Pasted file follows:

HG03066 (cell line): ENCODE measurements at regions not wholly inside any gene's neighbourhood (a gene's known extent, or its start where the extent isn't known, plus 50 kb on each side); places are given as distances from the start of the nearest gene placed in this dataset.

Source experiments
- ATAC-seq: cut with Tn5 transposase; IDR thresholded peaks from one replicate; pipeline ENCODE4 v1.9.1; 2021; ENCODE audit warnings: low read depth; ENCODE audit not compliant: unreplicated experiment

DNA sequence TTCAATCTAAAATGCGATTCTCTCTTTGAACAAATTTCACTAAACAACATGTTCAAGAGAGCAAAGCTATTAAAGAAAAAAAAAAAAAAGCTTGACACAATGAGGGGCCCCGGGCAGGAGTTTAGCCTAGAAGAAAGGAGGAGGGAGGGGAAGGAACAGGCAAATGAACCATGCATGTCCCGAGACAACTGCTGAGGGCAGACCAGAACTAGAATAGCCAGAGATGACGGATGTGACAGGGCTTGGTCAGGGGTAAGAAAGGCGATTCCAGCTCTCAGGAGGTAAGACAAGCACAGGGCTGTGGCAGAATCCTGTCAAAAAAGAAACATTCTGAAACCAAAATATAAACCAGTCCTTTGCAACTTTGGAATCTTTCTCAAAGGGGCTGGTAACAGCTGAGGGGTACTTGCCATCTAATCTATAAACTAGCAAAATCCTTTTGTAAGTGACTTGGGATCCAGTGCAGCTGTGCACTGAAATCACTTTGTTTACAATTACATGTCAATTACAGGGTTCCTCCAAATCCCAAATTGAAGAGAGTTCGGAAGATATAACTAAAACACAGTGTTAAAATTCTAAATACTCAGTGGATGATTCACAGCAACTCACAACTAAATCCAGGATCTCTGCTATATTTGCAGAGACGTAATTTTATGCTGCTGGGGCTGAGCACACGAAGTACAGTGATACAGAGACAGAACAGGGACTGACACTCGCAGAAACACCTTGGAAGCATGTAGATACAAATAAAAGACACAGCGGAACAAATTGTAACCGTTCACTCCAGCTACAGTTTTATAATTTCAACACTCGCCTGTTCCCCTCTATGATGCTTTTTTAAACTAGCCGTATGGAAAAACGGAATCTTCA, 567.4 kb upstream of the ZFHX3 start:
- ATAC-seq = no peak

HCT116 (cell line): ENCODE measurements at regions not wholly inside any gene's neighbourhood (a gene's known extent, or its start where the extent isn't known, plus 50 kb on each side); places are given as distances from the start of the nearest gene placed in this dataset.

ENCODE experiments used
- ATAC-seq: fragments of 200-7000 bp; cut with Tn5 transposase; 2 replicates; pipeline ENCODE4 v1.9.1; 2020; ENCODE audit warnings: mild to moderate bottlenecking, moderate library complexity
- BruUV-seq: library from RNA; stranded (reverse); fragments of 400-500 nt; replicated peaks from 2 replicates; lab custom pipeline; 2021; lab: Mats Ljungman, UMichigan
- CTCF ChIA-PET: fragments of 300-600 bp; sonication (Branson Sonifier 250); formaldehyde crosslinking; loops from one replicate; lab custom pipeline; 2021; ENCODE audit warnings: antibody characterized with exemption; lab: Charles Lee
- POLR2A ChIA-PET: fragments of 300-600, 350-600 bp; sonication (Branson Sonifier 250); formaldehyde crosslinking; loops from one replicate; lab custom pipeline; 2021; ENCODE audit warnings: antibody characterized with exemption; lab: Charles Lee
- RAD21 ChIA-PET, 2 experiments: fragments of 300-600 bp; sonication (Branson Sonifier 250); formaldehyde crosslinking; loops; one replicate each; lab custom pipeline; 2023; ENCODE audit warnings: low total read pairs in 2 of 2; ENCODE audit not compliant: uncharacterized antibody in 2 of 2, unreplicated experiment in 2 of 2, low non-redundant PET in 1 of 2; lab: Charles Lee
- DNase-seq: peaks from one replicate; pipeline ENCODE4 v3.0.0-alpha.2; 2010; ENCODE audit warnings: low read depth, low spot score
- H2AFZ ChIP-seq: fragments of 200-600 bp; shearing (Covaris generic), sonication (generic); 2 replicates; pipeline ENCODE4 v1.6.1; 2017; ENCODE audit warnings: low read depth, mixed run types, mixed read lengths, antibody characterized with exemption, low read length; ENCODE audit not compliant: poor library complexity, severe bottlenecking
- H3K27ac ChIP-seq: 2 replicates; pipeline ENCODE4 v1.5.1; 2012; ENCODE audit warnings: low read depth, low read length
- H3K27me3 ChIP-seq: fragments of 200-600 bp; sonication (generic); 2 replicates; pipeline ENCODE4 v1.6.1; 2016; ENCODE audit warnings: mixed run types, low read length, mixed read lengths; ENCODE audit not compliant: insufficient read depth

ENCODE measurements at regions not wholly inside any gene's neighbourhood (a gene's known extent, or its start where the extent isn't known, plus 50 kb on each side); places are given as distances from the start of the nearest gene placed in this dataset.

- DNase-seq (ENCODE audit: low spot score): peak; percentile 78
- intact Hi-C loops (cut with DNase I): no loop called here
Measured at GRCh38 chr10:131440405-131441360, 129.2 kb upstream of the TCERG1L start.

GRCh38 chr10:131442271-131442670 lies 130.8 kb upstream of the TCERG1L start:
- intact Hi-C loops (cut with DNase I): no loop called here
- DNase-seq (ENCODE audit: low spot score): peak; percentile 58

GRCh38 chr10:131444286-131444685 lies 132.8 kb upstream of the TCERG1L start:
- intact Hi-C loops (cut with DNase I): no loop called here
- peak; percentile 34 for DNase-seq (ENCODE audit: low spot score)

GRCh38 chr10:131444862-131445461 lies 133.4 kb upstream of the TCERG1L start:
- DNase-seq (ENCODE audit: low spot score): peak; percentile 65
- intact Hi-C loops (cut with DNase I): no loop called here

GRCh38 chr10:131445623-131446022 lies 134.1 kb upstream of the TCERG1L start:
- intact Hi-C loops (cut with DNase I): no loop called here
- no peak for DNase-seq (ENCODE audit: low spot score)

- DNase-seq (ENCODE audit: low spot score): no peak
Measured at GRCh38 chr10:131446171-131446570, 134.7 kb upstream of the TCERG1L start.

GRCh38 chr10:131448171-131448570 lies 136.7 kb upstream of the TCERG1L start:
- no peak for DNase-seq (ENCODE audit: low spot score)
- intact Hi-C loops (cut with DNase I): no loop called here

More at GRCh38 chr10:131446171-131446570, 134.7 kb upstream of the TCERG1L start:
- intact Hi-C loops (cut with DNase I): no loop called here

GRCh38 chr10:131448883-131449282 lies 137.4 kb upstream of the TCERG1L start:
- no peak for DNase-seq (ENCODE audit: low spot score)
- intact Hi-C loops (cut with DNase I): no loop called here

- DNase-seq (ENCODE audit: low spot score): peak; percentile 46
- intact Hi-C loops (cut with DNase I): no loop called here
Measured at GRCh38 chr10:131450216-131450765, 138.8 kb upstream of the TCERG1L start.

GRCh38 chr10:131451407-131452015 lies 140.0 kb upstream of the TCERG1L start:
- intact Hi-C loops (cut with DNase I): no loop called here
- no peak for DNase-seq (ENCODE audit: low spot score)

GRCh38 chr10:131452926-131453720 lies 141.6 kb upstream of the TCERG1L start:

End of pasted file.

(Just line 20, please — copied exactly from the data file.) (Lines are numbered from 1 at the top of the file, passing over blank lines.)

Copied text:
Measured at GRCh38 chr10:131440405-131441360, 129.2 kb upstream of the TCERG1L start.